San Diego — March 15
Most of the work in organizations is done by teams, yet most teams do not reach their potential relative to performance and bottom-line results.
Organizations need processes that can jump-start new teams, breathe life into existing teams and develop leaders who can dramatically influence team success.
Research over the past 60 years consistently has demonstrated that regardless of their purpose, teams go through predictable stages on their path to high performance.
Findings support that a team’s performance hinges largely on how well they work through these classic stages of team development.
Two variables determine the team development stage: productivity and morale.
Productivity is the amount and quality of the work accomplished. It depends on members’ ability to collaborate, their knowledge and skills, clear goals and access to needed resources.
Morale is the team’s confidence, motivation and unity in achieving the purpose. Studies have proven that intervening with the appropriate leadership style at each stage will help the team progress to or maintain high performance.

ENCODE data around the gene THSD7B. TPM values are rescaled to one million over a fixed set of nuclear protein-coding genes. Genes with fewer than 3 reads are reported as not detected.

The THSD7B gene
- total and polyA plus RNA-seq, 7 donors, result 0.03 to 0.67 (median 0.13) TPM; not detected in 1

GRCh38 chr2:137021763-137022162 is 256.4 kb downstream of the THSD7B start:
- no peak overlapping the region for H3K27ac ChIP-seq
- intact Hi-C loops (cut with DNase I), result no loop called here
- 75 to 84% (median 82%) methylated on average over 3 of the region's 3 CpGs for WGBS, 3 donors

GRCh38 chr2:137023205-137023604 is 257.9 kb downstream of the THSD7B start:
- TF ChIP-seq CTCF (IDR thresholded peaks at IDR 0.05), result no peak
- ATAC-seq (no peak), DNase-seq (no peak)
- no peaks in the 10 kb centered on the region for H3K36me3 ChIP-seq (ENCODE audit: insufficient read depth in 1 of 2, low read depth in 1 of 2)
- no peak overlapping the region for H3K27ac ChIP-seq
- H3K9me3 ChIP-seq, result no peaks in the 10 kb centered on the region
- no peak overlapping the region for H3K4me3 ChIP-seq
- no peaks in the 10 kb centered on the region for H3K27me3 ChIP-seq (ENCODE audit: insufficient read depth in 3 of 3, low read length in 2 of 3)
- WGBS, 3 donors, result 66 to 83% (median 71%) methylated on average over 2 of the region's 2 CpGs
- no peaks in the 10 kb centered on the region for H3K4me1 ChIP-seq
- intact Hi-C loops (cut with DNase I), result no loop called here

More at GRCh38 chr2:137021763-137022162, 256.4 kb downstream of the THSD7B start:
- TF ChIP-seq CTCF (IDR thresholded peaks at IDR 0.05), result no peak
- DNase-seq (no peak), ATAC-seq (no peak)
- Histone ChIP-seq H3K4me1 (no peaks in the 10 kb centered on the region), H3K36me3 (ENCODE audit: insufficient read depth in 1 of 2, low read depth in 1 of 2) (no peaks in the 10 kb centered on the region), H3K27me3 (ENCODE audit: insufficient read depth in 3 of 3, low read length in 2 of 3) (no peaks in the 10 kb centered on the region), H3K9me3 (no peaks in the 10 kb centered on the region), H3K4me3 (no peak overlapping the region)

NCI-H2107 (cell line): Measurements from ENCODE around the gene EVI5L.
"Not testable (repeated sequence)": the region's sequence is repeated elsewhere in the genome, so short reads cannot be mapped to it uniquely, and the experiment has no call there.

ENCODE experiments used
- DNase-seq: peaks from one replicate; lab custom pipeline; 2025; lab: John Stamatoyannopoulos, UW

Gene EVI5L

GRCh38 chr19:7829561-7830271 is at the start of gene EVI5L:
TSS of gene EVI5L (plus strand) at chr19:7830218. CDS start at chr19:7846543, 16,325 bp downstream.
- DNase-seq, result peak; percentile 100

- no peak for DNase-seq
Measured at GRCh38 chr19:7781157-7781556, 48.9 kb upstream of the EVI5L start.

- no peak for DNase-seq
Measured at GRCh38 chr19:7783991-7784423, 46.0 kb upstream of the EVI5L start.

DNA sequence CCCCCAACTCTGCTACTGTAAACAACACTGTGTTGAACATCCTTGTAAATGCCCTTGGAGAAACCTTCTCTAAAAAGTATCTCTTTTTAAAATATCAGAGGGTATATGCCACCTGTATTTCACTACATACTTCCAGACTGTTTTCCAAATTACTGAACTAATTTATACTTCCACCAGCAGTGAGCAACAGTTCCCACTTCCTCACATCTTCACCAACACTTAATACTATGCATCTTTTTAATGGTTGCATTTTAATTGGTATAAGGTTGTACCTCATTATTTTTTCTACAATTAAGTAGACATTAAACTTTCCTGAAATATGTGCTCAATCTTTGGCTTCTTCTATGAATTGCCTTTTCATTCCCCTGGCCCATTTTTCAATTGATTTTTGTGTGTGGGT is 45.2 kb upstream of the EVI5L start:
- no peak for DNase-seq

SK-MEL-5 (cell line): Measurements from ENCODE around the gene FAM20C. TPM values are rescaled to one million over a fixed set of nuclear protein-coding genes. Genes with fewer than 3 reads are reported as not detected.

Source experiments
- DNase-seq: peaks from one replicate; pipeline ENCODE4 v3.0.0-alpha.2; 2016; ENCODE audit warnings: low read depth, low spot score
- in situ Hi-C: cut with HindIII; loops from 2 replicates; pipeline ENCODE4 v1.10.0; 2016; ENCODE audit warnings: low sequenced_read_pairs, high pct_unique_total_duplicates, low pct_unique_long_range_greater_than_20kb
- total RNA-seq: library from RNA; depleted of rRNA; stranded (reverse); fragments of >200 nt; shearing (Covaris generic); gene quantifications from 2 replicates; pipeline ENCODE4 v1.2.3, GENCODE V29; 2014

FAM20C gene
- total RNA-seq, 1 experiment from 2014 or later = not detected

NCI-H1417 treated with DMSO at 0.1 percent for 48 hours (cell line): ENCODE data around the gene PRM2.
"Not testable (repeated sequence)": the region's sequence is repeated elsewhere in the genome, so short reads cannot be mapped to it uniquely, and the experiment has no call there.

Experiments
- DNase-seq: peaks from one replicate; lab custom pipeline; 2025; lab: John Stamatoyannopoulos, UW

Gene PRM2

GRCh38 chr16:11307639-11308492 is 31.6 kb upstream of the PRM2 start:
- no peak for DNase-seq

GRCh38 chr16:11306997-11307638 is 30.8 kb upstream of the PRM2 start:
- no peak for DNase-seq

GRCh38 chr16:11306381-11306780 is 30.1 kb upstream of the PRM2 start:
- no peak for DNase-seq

Building a high-performing team requires a leader who can manage the team’s journey from dependence to interdependence.
“Today’s leader must be an enabler of people and a facilitator of teams — not only as an effective team leader but as an effective team member, as well,” said Don Carew, who, along with Ken Blanchard and Eunice Parisi-Carew, wrote “The One Minute Manager Builds High Performing Teams.”
The authors agree that when a great team leader’s job is done, team members will say, “We did it ourselves.”
Their answer to helping teams through the inevitable series of development stages as they grow from a collection of individuals to a high-performing unit is to teach team leaders how to diagnose their teams’ development stages and determine the appropriate leadership style required to help teams progress through these stages.
This applies whether the teams work face-to-face or virtually.
A decade or so ago, virtual teams were almost nonexistent. Today, technology, globalization and the need for fast responses to marketplace demands dramatically have changed the way business is conducted.
Many people — from senior executives to frontline employees — can be physically separated and required to work together effectively without having ever met one another face to face.
The reality is that most teams do some or all of their work in a virtual setting, where teammates housed in another building might be as virtual as those around the globe.
The new test facing businesses is how to get virtual team members to work well together across geographic, cultural and organizational boundaries to deliver results.
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